In the Fallout 4 thread here, I was seemingly cynical on the game for no reason. I have reasons, I just didn't post them. So to not be that bitter pointlessly cynical guy, I'll talk about why I'm still not very excited for FO4. I'll start by talking about Bethesda's older games, because a lot of posters here weren't around for them, and I'll establish the trends that make me skeptical of more Bethesda-produced open-world RPGs. Bethesda started the Elder Scrolls series as just some self-insertion sandbox for their in-office D&D campaign. This is fine, Arena was a charming game in its own right. But it had nary an ounce of narrative to it, which was normal for anything other than adventure games at the time. The world was threatened and you were given a vague directive at the start, you went from dungeon samey dungeon, and eventually found the bad guy, killed him, and won the game. With Daggerfall, you had a bit more introductory story. The world was in trouble and only you can save it. You had to accomplish several tasks before confronting the big bad. Every once in a while you met with an NPC who had small amounts of exposition. There were more side-quests strewn about with some pretty basic objectives, mostly without any story behind them. The game was procedurally generated (not on the fly) so that's to be expected. There were also books around that explained the world a little, it was pretty interesting. You went from dungeon to samey dungeon, killed the bad guy, won the game. By this point, people started expecting more from not just RPGs, but from games in general. Narratives were becoming a big thing, Bioware and Black Isle started doing their things with storytelling in RPGs, and Metal Gear Solid in action games. Bethesda felt like they had to adapt, they had to tell cool stories with strong narratives in their games, too!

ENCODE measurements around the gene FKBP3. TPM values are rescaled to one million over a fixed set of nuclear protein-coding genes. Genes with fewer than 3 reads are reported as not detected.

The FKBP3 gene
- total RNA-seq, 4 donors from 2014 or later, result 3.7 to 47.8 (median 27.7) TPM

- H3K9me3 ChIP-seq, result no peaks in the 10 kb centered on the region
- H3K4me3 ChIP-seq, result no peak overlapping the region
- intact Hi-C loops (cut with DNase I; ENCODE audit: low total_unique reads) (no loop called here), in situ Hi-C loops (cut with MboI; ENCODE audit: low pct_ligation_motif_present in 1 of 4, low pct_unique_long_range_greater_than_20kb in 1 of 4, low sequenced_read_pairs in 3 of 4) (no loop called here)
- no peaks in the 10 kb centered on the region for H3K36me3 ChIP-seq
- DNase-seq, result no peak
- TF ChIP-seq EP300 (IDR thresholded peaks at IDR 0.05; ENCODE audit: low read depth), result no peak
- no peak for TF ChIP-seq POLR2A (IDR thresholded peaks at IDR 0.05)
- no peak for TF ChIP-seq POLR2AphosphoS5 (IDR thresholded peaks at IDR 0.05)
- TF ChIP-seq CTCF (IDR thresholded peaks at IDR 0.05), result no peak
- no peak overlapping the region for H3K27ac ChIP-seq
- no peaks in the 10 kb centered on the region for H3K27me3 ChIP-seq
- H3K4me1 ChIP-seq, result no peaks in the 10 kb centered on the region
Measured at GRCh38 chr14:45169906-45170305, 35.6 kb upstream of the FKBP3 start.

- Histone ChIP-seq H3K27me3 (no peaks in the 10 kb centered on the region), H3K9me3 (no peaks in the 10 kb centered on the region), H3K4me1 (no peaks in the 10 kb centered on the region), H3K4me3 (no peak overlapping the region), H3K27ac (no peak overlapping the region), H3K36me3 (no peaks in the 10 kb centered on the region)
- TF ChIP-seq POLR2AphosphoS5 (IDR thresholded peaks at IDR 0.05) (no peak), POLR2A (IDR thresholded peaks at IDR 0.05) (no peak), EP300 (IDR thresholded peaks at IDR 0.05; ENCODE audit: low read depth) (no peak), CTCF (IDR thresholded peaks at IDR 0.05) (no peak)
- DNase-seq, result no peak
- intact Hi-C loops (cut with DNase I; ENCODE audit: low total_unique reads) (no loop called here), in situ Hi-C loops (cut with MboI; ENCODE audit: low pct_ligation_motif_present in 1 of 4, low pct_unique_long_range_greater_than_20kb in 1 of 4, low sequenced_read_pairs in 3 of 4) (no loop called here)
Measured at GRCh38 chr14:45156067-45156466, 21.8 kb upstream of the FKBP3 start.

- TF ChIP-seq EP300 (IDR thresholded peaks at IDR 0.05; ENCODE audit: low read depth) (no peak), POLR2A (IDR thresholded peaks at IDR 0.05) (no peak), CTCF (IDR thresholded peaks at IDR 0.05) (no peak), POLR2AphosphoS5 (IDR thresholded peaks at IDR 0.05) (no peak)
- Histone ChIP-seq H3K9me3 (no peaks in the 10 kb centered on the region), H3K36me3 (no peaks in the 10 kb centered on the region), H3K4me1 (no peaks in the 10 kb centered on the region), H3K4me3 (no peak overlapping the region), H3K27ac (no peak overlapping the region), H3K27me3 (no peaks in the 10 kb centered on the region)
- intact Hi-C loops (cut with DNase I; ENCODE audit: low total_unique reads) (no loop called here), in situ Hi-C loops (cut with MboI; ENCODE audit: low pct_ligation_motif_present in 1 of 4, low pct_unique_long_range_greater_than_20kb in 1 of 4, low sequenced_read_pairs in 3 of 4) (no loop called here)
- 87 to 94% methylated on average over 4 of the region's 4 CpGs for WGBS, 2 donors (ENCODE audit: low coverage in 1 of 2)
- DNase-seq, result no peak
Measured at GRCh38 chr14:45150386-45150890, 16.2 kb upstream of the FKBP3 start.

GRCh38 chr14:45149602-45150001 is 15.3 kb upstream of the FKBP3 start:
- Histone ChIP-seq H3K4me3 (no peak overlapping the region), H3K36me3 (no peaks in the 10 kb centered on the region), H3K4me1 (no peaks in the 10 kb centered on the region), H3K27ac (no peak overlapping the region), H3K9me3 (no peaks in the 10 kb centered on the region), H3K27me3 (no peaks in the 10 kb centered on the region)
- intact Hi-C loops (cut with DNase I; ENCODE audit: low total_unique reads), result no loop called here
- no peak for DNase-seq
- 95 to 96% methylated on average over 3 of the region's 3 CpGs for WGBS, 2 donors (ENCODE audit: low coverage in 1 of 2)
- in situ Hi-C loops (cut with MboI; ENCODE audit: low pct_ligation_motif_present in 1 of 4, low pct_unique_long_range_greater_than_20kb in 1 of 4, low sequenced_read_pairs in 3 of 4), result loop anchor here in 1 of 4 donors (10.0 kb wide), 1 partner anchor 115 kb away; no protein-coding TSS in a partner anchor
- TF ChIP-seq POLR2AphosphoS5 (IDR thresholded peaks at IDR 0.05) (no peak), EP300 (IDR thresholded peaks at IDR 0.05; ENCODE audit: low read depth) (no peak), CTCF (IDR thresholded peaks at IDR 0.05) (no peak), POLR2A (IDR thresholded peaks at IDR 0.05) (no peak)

Morrowind was actually a pretty dang good first attempt at this. The world building was surprisingly strong, the setting was unique and interesting. It held inspiration from Heart of Darkness, which was fairly bold for a fantasy RPG. There was a complex political climate with clashes between colonizers and the colonized, on top of this world-threatening event that's going down. You met many of the people deeply involved with the sticky situation the island finds itself in, including the local god-king Vivec who is holding the island hostage by artificially suspending a giant meteor above it (including preserving its inertia) and claiming that if followers stop worshipping him, the meteor will crash and kill everyone. Welp. There's lots of cool stuff like this strewn about. But here's the thing, it's all relating to the setting and the backstory. Anything beyond that is pretty threadbare. Your mission was to find the savior the dark elf prophecies speak of so this person can save the world from some looming evil. You go from dungeon to samey dungeon, and BIG TWIST: you were the savior the whole time! You save the world, game over. You saw a lot of cool stuff along the way, but it felt more like a sightseeing tour than a proper narrative. You were an agent following the whims of others the whole time, too. You get the sense that no one at Bethesda had any experience writing these kinds of stories. But the world-building was so cool that you wanted to keep exploring for hours on end, seeing the unique sights of Morrowind and getting involved in their conflicts. The main quest kind of sucked, but the side quests were a lot of fun. They themselves didn't have particularly strong stories and were mainly filled with one-dimensional characters who just wanted a task done, but there was some real neat stuff thrown in there, like the last dwarf alive, in some plague colony, with his lower body replaced by mechanical spider legs. Cool! It was also the first TES game with an extensive mod community.






    (Morrowind was full of bizarre flora, fauna, and architecture)